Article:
Number one of the list of the best things to do in Canterbury of course has to be Canterbury Cathedral. It’s the most iconic place in Canterbury and a respected symbol of British history. During Medieval times Canterbury Cathedral was one of the most important centres of pilgrimage and even more so after the assassination of Thomas Becket.
Unfortunately at the moment, the Cathedral is undergoing a huge restoration project. This means that that there is lots of scaffolding around the outside of the building. But don’t worry, it’s still extremely beautiful and the inside remains as stunning as ever. Tickets for the Catherdral are £14 for Adults and free for those under 18.
Butchery Lane, (located just off the main high street) is without a doubt the quaintest and one of the most photogenic streets in all of Canterbury. The cobbled street is lined with cute cafes and an awesome view of Canterbury Cathedral. If you are looking for that Instagram shot then this is the place to come. Be sure to get there early to avoid all the passers-by.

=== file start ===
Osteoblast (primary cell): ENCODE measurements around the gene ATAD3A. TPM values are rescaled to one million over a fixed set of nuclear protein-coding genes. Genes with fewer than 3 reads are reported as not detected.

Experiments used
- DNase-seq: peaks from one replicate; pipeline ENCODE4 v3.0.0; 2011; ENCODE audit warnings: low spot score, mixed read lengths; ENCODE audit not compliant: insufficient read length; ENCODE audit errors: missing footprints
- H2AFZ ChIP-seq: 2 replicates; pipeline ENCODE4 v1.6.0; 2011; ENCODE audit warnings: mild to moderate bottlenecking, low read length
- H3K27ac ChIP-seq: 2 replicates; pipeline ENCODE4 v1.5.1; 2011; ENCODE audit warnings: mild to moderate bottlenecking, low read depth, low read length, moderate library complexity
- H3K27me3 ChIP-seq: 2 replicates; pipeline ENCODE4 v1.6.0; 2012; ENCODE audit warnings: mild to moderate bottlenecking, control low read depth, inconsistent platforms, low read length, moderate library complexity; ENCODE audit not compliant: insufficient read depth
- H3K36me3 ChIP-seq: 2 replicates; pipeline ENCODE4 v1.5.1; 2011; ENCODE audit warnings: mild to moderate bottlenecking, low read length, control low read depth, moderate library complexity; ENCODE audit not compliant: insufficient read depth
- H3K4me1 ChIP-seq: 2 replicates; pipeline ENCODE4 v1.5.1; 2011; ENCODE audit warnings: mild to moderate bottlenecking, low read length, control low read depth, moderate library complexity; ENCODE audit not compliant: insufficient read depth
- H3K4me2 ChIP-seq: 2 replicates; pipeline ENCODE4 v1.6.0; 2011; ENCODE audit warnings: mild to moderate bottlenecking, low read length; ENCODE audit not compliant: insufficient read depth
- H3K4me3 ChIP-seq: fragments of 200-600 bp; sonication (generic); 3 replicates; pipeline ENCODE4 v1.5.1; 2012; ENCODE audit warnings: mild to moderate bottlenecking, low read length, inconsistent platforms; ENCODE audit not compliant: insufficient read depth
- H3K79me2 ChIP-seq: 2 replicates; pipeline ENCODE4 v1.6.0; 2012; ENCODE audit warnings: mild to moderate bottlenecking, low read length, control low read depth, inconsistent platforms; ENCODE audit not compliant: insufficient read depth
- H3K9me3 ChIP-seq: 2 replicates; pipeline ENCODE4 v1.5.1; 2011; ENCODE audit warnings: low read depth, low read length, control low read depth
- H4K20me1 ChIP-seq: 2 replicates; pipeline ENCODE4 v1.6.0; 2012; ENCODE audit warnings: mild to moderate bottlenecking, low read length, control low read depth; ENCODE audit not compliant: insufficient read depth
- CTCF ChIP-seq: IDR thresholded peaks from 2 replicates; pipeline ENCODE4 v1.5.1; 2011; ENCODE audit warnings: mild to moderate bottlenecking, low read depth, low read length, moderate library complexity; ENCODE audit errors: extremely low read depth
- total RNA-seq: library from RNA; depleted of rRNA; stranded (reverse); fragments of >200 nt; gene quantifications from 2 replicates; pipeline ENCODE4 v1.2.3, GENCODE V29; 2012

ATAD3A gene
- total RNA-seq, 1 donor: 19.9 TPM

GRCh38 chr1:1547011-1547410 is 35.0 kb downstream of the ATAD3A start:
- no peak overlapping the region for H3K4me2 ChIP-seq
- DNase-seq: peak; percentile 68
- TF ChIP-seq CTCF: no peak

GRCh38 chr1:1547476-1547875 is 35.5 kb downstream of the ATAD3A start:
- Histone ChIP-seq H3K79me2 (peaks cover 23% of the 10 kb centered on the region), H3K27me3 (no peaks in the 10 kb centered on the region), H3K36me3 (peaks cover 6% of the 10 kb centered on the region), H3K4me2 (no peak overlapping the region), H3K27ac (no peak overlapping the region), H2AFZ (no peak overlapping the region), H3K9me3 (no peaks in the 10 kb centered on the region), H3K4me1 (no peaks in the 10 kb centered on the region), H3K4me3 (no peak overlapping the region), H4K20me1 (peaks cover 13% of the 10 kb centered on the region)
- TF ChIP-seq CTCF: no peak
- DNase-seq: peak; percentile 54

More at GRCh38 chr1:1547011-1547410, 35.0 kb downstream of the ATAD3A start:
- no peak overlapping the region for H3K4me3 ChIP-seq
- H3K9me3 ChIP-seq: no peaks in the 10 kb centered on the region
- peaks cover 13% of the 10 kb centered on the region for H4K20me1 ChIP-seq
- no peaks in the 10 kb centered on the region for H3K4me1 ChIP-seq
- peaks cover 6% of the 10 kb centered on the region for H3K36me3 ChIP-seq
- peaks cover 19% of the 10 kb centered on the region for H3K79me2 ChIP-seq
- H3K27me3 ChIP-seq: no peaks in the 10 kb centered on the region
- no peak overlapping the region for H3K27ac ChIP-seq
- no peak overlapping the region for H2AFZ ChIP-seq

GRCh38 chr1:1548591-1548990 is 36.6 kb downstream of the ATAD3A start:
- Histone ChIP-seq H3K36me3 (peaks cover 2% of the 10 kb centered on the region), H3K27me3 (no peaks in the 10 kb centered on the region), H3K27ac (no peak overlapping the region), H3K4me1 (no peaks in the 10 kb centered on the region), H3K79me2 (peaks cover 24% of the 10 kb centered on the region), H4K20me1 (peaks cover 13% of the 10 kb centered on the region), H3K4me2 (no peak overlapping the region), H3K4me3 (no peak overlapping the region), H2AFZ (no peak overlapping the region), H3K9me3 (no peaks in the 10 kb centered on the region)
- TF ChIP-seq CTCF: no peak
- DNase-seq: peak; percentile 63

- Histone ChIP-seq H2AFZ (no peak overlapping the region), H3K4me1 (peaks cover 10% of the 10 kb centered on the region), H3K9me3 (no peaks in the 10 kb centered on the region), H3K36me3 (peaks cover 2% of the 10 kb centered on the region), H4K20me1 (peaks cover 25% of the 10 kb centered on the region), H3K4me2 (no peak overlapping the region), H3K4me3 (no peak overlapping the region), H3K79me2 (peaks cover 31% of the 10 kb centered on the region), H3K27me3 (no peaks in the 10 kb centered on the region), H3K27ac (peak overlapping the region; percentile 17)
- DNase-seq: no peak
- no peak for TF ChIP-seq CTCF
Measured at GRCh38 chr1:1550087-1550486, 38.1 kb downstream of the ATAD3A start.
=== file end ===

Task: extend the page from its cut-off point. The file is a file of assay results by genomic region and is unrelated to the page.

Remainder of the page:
Canterbury Punting tour
Take a guided punting tour along the gorgeous River Stour and learn all about the history of the city and its surrounding buildings. There are a couple of tour operators in Canterbury. Some of these are Canterbury River Tours and Canterbury Punting. Please head to their websites to find out more about options, prices and timetables.
The Old Weavers House
The Old Weavers house is one of the most photographed spots in all of Canterbury. It’s a gorgeous half-timbered building, adjacent to the River Stour. The building dates back to the 14th century and takes its name from weavers who settled in the town back in the 16th and 17th centuries. The building is now home to a popular restaurant and it’s the starting point for the Canterbury River Tours.